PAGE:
Uploading our brain waves to the internet. Making body parts from scratch. Both are technologies from Transcendence that are at least somewhat believable. However when Nanobots started floating out of the ground and controlling people’s minds, the movie reached a point where it just became a bit absurd. This is one of the issues with “Transcendence”, the new Warner Bros. movie featuring stars such as Johnny Depp and Morgan Freeman. Although “Transcendence” features some deeper questions about the concept of artificial intelligence (AI) and interesting eye candy, it falls flat in the plot and reality of concepts.
Transcendence has the star power that can hang with just about any other film in theaters these days. Johnny Depp plays Will Caster, a dying computer scientist that uploads the patterns of his brain to a supercomputer in order to preserve his psyche. Morgan Freeman is his second-in-command and ends up caught between the two sides in the controversy over the future of AI.
The main premise of this movie is that as Caster spends more time in a cyberspace, his desire for power continues to grow. Over the course of the movie, this raises questions over how much society wants to use AI’s. That’s one of the issues with this movie, there just isn’t much there. After a while, the plot felt predictable and drab.
To me, Morgan Freeman is a pretty versatile actor. From starring as Nelson Mandela in the drama “Invictus” to playing the quirky tech creator Lucius Fox in “Batman Begins”, he can do just about anything. However when Johnny Depp came on the screen, all I could think of was his swashbuckling pirate character that made him famous, Jack Sparrow.
Except for a few twists and turns, Transcendence turned out to be pretty typical and predictable. The suspense of whether or not Caster’s upload to the computer will be successful isn’t much of a nail biter. They aren’t going to completely kill of their largest character in the first quarter of the movie after all.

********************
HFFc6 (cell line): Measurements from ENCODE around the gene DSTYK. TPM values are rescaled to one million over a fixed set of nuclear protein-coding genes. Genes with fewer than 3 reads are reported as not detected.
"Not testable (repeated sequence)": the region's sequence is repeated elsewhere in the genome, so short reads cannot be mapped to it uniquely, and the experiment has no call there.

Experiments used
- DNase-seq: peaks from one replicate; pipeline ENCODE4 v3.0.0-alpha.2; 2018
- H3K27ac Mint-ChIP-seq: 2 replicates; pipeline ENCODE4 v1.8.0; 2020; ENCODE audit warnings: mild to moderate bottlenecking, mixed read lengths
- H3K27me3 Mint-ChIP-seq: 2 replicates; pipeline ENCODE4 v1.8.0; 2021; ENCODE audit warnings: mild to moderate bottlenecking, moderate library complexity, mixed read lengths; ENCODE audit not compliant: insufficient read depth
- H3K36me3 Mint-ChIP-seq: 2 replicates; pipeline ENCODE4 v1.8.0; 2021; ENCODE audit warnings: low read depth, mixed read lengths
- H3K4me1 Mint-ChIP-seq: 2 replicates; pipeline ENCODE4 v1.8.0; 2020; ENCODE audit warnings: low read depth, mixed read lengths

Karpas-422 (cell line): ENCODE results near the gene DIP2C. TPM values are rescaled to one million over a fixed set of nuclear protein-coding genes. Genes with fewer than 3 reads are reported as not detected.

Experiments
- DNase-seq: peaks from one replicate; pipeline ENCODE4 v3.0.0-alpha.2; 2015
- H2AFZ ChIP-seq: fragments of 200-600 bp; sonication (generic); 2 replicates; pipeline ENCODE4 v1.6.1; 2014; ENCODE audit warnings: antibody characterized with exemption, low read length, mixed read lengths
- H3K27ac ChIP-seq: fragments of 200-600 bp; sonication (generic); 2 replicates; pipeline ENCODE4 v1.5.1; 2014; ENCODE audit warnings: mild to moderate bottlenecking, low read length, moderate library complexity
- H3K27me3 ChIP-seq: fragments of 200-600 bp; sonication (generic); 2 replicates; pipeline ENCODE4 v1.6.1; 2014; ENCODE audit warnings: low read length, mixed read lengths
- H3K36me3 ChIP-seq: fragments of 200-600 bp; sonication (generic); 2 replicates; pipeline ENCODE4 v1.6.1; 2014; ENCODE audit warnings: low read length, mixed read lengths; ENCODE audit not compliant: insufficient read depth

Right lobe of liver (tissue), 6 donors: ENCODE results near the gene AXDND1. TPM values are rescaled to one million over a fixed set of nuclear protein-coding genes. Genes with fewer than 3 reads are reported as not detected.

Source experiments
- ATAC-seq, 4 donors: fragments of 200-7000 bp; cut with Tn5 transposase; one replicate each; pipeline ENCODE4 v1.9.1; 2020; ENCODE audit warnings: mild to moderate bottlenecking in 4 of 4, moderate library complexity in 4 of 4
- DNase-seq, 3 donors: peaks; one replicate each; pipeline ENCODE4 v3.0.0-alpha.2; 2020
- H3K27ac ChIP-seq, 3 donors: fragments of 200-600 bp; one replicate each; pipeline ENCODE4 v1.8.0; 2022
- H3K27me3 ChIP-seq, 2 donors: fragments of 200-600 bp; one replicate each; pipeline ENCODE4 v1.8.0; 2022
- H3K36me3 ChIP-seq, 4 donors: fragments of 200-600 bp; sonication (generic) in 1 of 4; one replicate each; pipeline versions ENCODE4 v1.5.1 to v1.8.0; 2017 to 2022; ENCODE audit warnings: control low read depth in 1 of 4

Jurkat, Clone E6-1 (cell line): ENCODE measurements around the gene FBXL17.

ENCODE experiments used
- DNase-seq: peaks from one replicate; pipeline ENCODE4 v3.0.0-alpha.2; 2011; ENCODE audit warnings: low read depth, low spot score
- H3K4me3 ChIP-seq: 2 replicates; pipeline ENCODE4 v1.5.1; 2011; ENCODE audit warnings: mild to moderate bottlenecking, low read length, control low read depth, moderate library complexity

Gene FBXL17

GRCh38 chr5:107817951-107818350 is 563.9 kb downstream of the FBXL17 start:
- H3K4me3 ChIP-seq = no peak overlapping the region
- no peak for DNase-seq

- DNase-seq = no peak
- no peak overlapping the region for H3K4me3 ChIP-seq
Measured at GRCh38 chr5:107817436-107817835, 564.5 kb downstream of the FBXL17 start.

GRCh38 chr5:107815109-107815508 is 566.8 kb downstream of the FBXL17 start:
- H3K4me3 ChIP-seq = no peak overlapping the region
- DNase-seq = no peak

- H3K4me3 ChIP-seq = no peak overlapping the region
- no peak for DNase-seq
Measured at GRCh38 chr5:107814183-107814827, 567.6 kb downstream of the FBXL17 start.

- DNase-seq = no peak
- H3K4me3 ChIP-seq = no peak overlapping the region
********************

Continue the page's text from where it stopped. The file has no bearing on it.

This movie felt overdone in some ways. With a feel that was reminiscent of “Inception” and a plot that raises the same questions as “Her”, it was all a bit used-up. There were a few novel ideas looking into the future of science but that can all be done better; just look at how “Avatar” and “Iron Man” have made millions off this idea. They were both able to take average storylines that have been done before but turn them into blockbusters with eye-grabbing graphics.
These issues led to a sense of mediocrity over the entirety of the film. Transcendence was just average. It may seem like I hated it but I didn’t, it just wasn’t spectacular. There were moments where I wanted to be pulled into the film. Occasionally I lost myself in the future of what the tech would be but then I was dragged back to reality. A weak plot, debatable choice in stars and unrealistic nature of certain moments made “Transcendence” fall flat. In these days of summer flicks with million dollar budgets, it takes a lot to stand out and this movie simply didn’t do that for me.
In order for this movie to be successful it needed to differentiate itself in some way. A large twist somewhere, crazy new plot line or even just something special would help this movie move a long ways but that special something just wasn’t there.
For your money, go out and rent the Pirates of The Caribbean series, it’s what you’ll be thinking about anyway.